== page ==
Smoking cessation is the main way to prevent or slow down the progression of COPD. If the disease is already well developed, various measures taken hand-in-hand with smoking cessation can improve lung function and the wellbeing of the patient: physical exercise and breathing exercises coupled with medication can offer some relief to a person suffering from COPD (Anthonisen et al., 1994). Furthermore, vaccinations help to ward off viral and bacterial infections to which the airways are particularly prone.
In the end, the best way to halt the development of the disease, or even to prevent it from occurring in the first place, is to stop smoking. To achieve this, the same approach is valid for all sufferers – an analysis of 5 studies arrived at the conclusion that combined smoking cessation treatments (nicotine replacement therapy, bupropion, etc.) accompanied by adequate psychological support, increase the chances of quitting smoking and of COPD taking a favorable course of development (Van de Meer et al., 2003). Another review of the literature arrived at the same conclusions while suggesting that the best way to achieve long-term smoking cessation among COPD patients is a combination of nicotine replacement therapy and an intensive relapse prevention program (Wagena et al., 2004).
The long-term benefits of quitting smoking for COPD sufferers are well known. A review of the literature highlighted that smoking cessation significantly slowed down lung function decline and greatly increased quality of life, even for those suffering from very severe end stage COPD (Godtfredsen et al., 2008).
Smoking cessation improves the long-term prognosis for COPD evolution. But does it also bring immediate benefits? A survey carried out by Jean-François Etter on the Stop-tabac.ch website enabled us to conclude that smoking cessation is followed by a rapid improvement in respiratory symptoms (2009). The 252 participants who stopped smoking reported after 30 days of not smoking that they coughed less (51.6% before quitting, 15.5% after 30 days), that they coughed up less phlegm in the morning (from 47.6% to 19.4%), that they felt less out of breath after walking quickly or climbing stairs (from 75% to 48.4%) and that their breathing was less wheezy (from 33.7% to 10.3%).
Do you suffer from breathing problems?
A persistent cough and morning phlegm not accompanied by a cold are the first symptoms of COPD. Often, they are attributed to a simple “smoker’s cough”. Over time, and if the person does not stop smoking, the disease develops. Breathing becomes more and more difficult for them (dyspnea). At first, they only feel out of breath during intense physical activity, and then gradually the slightest exertion or the simple act of walking provokes this dyspnea. The progression of the disease is insidious and its very slow development means that many people do not take it seriously or go to see their doctor about it.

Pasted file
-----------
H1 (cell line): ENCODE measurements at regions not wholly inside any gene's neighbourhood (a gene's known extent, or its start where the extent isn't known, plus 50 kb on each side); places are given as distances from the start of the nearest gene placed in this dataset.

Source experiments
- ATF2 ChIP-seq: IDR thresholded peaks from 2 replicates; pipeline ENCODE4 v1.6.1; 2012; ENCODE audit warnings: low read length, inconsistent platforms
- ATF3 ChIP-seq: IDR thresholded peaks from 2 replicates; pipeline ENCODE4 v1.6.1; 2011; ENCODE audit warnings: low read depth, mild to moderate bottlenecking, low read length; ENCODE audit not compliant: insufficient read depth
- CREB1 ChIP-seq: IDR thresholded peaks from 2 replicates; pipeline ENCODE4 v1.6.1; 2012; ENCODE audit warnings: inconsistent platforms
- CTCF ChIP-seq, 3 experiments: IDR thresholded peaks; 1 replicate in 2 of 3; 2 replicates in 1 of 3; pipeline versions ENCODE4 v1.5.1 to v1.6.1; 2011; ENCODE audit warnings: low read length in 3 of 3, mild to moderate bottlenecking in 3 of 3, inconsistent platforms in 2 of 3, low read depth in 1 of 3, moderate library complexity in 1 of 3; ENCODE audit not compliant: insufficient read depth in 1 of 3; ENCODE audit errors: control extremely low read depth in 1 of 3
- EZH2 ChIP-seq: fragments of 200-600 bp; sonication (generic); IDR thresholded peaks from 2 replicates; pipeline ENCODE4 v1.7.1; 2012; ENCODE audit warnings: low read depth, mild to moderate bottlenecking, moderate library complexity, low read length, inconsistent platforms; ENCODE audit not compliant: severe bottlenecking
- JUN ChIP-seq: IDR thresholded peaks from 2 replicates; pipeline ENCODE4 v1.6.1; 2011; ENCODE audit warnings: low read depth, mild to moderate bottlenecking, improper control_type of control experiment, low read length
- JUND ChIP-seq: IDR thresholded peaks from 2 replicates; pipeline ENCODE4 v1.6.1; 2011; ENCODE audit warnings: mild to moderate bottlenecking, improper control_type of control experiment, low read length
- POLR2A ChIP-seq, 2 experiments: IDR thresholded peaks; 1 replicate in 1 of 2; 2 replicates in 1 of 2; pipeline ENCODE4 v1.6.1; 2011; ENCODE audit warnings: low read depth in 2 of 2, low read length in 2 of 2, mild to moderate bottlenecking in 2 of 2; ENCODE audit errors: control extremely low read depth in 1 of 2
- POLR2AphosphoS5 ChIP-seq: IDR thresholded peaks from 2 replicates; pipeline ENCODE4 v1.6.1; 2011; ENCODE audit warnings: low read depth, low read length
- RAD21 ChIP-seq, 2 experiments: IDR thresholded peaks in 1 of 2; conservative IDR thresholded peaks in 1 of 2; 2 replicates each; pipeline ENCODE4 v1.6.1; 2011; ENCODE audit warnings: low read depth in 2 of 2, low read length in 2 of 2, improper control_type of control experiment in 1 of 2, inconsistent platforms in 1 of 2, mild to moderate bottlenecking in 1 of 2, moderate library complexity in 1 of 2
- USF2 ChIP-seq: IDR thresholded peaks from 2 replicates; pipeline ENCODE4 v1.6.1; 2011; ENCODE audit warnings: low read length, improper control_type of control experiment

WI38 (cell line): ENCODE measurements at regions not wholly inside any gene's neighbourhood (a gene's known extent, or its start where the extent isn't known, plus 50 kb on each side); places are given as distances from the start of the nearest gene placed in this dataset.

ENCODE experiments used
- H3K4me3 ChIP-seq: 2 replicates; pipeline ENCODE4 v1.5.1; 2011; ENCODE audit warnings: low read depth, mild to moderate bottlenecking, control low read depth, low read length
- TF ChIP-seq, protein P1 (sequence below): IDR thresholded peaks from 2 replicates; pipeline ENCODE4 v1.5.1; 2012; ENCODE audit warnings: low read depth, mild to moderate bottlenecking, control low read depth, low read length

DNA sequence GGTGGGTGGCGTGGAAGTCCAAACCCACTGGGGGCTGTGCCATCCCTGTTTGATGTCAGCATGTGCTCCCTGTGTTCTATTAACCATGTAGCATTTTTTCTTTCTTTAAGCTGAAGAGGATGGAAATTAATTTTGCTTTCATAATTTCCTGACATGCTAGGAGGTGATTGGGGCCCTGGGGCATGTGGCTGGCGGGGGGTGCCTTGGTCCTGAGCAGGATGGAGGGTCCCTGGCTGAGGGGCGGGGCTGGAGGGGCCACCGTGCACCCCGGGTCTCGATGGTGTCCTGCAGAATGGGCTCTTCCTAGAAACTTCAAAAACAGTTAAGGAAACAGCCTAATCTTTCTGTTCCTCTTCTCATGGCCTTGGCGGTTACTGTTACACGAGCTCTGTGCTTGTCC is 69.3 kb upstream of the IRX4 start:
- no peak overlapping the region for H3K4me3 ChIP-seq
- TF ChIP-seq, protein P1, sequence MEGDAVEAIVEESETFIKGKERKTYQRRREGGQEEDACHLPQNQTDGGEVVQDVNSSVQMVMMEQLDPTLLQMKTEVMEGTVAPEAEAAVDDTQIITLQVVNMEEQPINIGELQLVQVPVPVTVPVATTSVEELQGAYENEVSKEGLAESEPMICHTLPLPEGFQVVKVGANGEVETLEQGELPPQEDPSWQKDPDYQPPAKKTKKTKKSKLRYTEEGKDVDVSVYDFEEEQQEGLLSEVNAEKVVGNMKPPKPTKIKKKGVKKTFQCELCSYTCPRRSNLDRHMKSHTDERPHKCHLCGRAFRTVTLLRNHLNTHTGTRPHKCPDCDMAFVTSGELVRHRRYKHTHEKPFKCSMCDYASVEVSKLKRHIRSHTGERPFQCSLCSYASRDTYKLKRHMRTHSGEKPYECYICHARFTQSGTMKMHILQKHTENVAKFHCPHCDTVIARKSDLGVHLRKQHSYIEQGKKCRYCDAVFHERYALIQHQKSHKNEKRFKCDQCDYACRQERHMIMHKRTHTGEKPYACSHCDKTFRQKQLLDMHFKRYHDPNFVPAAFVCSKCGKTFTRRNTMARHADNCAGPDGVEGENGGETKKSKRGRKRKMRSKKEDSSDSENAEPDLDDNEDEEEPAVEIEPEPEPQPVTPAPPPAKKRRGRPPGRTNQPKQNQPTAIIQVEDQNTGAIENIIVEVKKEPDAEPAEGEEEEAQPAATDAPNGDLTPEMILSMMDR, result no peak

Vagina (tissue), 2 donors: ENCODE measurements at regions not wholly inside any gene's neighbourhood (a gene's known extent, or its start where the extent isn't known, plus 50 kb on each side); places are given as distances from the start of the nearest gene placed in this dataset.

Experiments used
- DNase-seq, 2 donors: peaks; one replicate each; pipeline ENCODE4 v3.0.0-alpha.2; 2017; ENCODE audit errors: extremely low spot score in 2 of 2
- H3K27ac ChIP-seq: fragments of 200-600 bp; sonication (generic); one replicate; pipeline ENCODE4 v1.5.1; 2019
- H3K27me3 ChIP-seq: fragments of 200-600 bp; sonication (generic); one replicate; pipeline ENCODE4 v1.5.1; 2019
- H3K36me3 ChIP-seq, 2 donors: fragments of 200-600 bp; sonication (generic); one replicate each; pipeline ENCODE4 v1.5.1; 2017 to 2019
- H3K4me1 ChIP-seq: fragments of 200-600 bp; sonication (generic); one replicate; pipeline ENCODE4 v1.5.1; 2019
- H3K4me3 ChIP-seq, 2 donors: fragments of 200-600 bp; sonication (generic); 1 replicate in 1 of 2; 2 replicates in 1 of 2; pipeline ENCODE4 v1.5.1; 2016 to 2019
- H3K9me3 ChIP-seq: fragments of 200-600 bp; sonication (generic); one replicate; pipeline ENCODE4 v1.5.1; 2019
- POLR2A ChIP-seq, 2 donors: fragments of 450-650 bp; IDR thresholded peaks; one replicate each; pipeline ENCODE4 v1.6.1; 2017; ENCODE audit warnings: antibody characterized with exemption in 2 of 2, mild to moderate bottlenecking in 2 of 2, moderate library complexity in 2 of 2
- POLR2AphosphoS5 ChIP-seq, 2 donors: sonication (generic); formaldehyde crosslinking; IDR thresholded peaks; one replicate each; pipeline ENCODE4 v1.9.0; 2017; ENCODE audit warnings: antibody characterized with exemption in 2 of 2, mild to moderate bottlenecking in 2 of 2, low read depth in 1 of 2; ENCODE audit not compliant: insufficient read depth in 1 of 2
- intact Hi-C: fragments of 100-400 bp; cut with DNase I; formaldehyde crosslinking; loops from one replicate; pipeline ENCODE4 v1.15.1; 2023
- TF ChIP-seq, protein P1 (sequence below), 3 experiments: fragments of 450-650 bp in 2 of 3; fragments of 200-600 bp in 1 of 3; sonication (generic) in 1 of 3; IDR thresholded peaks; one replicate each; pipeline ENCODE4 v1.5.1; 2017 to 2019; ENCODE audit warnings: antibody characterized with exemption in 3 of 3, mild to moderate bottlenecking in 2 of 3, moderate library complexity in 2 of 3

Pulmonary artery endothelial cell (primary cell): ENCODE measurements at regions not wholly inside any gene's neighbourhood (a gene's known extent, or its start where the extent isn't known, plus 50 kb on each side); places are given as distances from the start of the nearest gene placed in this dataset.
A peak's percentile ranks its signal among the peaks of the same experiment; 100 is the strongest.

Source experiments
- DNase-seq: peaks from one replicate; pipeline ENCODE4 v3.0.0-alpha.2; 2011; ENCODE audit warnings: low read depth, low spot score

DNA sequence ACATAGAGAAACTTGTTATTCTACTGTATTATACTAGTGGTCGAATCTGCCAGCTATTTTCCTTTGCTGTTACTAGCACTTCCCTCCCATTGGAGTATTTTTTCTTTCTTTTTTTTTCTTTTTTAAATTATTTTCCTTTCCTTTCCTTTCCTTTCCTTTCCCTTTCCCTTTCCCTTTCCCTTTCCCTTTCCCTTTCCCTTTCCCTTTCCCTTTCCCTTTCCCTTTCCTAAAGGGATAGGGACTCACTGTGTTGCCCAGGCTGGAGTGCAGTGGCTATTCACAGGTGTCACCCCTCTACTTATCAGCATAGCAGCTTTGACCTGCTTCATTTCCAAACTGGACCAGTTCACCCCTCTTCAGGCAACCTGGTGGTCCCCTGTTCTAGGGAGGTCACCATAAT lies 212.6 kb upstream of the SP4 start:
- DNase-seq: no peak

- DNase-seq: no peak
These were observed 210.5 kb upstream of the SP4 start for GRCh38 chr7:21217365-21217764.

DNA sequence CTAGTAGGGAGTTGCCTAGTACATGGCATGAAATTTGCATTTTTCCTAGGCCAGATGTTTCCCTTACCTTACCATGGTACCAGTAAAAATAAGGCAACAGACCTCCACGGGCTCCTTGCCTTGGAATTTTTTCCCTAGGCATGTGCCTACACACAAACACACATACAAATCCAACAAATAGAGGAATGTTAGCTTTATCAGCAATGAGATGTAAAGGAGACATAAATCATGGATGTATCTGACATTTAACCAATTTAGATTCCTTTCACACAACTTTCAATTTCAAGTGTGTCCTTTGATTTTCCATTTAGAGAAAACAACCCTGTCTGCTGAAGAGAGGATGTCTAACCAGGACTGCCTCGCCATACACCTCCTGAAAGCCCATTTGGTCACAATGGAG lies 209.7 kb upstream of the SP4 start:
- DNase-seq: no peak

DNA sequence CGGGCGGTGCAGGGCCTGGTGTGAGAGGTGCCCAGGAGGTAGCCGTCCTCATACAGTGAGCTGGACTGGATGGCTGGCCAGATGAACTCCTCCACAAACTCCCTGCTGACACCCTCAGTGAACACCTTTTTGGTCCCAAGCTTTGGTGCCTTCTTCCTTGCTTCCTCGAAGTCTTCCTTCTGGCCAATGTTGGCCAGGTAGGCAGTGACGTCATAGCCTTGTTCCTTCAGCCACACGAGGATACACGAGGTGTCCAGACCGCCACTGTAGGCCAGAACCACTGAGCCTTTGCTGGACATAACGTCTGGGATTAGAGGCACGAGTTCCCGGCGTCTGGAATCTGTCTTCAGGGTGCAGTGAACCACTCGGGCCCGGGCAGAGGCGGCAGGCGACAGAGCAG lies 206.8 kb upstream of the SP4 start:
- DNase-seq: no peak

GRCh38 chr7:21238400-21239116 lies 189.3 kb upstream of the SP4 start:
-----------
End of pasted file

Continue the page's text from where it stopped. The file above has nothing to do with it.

There are some online questionnaires which allow you to assess your breathing and found out if you may already be suffering from a chronic respiratory problem, eg. the Swiss lung association website (Ligue Pulmonaire Suisse) .
Here at Stop-tabac.ch, you can also test your breathing and fill out a questionnaire which will help us to advance our research. This questionnaire forms part of a study on the beneficial impact of smoking cessation on the respiratory tract.
| Breathing questionnaire
The results of a similar questionnaire have already been published in a scientific journal (Etter, 2009).
- www.stop-bpco.ch (in French)
- World Health Organization (WTO): http://www.who.int/mediacentre/factsheets/fs315/en/index.html
- Swiss lung association (in French): http://www.lung.ch/fr/maladies/bpco.html
- Wikipedia: http://en.wikipedia.org/wiki/Chronic_obstructive_pulmonary_disease
- Viegi, G., Pistelli, F., Sherrill, D.L., Maio, S., Baldacci, S., Carrozzi, L. (2007). Definition, epidemiology and natural history of COPD. Eur Respir J., 30 (5): 993-1013.
Studies on BPC
- Anthonisen, N.R., Connett, J.E., Kiley, J.P., Altose, M.D., Bailey, W.C., Buist, A.S., Conway, W.A. Jr., Enright, P.L., Kanner, R.E., O'Hara, P. et al. (2004). Effects of smoking intervention and the use of an inhaled anticholinergic bronchodilator on the rate of decline of FEV1. The Lung Health Study. JAMA, 272(19):1539-41.
- Etter, JF. (2009). Short-term change in self-reported COPD symptoms after smoking cessation in an internet sample. Eur Respir J., 35(6):1249-55. Epub 2009 Nov 19.
- Godtfredsen, N.S., Lam, T.H., Hansel, T.T., Leon, M.E., Gray, N., Dresler, C., Burns, D.M., Prescott, E., Vestbo, J. (2008). COPD-related morbidity and mortality after smoking cessation: status of the evidence. Eur Respir J., 32(4): 844-853.
- Halbert, R.J., Natoli, J.L., Gano, A., Badamgarav, E., Buist, A.S., Mannino, D.M. (2006). Global burden of COPD: systematic review and meta-analysis. Eur Respir J., 28(3): 523-532.
- Van der Meer, R.M., Wagena, E., Ostelo R.W.J.G., Jacobs, A.J.E., Van Schayck, C.P. (2003). Smoking cessation for chronic obstructive pulmonary disease. Cochrane Database of Systematic Reviews 2003, Issue 2. Art. No.: CD002999. DOI: 10.1002/14651858.CD002999
- Wagena, E.J., Van der Meer, R.M., Ostelo, R.J.W.G., Jacobs, J.E., Van Schayck, C.P. (2004). The efficacy of smoking cessation strategies in people with chronic obstructive pulmonary disease: results from a systematic review. Respiratory Medicine: COPD Update (2005) 1, 29–39.
Author: Grégoire Monney